Fredericks v. Western Livestock Auction Co.Annotate this Case
403 N.W.2d 377 (1987)
225 Neb. 211
John FREDERICKS, Appellant, v. WESTERN LIVESTOCK AUCTION COMPANY, Appellee. The Trust Company for Financial Planning Common Trust Fund for Qualified Employee Benefit Plans et al., Intervenors-Appellees.
Supreme Court of Nebraska.
April 10, 1987.
*379 Larry R. Baumann and Frankie J. Dawson, of Kelley, Scritsmier, Moore & Byrne, P.C., North Platte, for appellant.
Donald E. Rowlands II, of Baskins & Rowlands, and Donald W. Pederson, of Murphy, Pederson, Piccolo & Pederson, North Platte, for appellee and intervenor-appellee Trust Fund.
KRIVOSHA, C.J., and BOSLAUGH, WHITE, HASTINGS, CAPORALE, SHANAHAN, and GRANT, JJ.
John Fredericks appeals the order of the district court for Lincoln County refusing to vacate a default judgment against Fredericks. We affirm.
In November 1984, Fredericks filed a "Petition in Replevin" against Western Livestock Auction Company. Fredericks alleged that he was the owner of 189 head of Brangus cattle purchased from another individual not involved in the proceedings and further alleged that Western acquired and retained possession of the cattle as agent for a Texas trust company (Trust *380 Fund). Fredericks requested return of the cattle or an amount equivalent to their value.
Western answered and filed a cross-petition, alleging that Western had been employed by Trust Fund to feed and maintain the cattle pending disposition of claims concerning those cattle and asserting a first lien for veterinary services and maintenance of the cattle, pursuant to Neb.Rev. Stat. §§ 52-601.01, 52-604, and 52-605 (Reissue 1984) (lien for services on personal property). Trust Fund filed a "Petition in Intervention," acknowledging Western's employment concerning the cattle and further alleging that Fredericks was indebted to Trust Fund as reflected by Fredericks' promissory note. Trust Fund alleged that Fredericks was in default on that promissory note secured by Fredericks' security agreement given to Trust Fund.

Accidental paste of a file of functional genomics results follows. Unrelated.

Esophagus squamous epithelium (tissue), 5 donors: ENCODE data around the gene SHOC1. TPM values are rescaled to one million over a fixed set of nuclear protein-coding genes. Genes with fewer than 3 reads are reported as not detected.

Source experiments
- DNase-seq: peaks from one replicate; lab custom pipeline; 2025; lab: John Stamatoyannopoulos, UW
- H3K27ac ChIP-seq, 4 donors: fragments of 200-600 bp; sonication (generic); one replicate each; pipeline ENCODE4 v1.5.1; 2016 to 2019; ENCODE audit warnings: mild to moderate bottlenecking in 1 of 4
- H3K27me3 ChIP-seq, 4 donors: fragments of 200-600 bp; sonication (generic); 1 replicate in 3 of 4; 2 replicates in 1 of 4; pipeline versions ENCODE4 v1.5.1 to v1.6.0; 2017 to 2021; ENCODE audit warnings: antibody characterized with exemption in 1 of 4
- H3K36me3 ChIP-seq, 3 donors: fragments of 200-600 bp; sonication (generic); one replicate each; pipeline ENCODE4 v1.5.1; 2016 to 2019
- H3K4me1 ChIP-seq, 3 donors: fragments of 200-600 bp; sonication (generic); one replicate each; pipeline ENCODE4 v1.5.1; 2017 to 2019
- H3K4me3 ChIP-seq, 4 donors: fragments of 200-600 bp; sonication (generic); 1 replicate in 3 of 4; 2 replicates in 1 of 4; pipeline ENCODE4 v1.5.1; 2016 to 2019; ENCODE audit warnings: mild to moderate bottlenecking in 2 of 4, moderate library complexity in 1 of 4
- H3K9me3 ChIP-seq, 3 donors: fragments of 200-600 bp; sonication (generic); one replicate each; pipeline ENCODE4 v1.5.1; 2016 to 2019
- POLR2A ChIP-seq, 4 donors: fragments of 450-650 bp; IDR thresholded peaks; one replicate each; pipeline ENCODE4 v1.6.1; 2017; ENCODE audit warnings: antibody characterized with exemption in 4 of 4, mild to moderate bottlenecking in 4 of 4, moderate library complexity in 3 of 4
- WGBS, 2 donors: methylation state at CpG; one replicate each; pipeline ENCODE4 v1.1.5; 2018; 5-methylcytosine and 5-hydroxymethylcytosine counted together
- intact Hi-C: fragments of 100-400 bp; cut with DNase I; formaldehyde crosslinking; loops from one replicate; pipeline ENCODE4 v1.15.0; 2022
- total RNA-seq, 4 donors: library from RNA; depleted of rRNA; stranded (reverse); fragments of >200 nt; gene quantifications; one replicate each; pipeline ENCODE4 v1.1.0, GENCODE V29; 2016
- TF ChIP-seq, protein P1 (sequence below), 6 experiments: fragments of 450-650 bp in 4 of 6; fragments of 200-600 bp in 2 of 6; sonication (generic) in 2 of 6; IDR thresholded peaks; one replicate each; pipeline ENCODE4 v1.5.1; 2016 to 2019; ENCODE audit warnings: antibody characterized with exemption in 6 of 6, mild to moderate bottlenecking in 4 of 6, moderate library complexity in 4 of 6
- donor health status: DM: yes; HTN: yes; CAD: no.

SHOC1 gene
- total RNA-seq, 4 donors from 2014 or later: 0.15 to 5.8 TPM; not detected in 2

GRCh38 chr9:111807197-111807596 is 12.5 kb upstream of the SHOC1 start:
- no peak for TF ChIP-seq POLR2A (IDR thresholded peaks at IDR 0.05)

The district court permitted Trust Fund's intervention on November 29, 1984, and ordered the parties to plead to Trust Fund's petition within 14 days. Fredericks' demurrer to Trust Fund's petition was overruled, but Fredericks never filed an answer. In its pleading, Western reasserted its lien for the cattle. Both Western and Trust Fund requested that the cattle be sold and proceeds be applied to satisfy the claims of Western and Trust Fund.
On Western's application, the court appointed a receiver with direction to sell the livestock immediately at a public sale, which took place in February and was judicially confirmed on March 12, but distribution of sale proceeds was deferred until completion of trial.
On March 25, 1985, the court held a "preliminary conference" attended by Fredericks' attorney and ordered Fredericks to file an answer within 10 days concerning Western's cross-petition and Trust Fund's petition in intervention. Additionally, the court ordered completion of discovery and a pretrial conference for April 23. On March 26, Fredericks' attorney filed a motion to withdraw from representation of Fredericks and mailed a copy of that motion, as well as notice of hearing on the motion, to Fredericks. After a hearing on April 1, the court allowed Fredericks' attorney to withdraw.
Pursuant to the previous order of March 25, the court held a pretrial conference on April 23. Neither Fredericks nor his attorney appeared at that pretrial conference, where both Western and Trust Fund moved for default judgment against Fredericks. The court entered a default judgment against Fredericks and also dismissed Fredericks' replevin action. At the April 23 pretrial conference, the court received evidence concerning the amounts claimed by Western and Trust Fund and then entered judgment for Western and Trust Fund. The court ordered the receiver to distribute the proceeds from the sale of cattle to Western and Trust Fund according to their respective claims and the judgment entered. After those payments, any balance of sale proceeds was required to be paid into the registry of the court.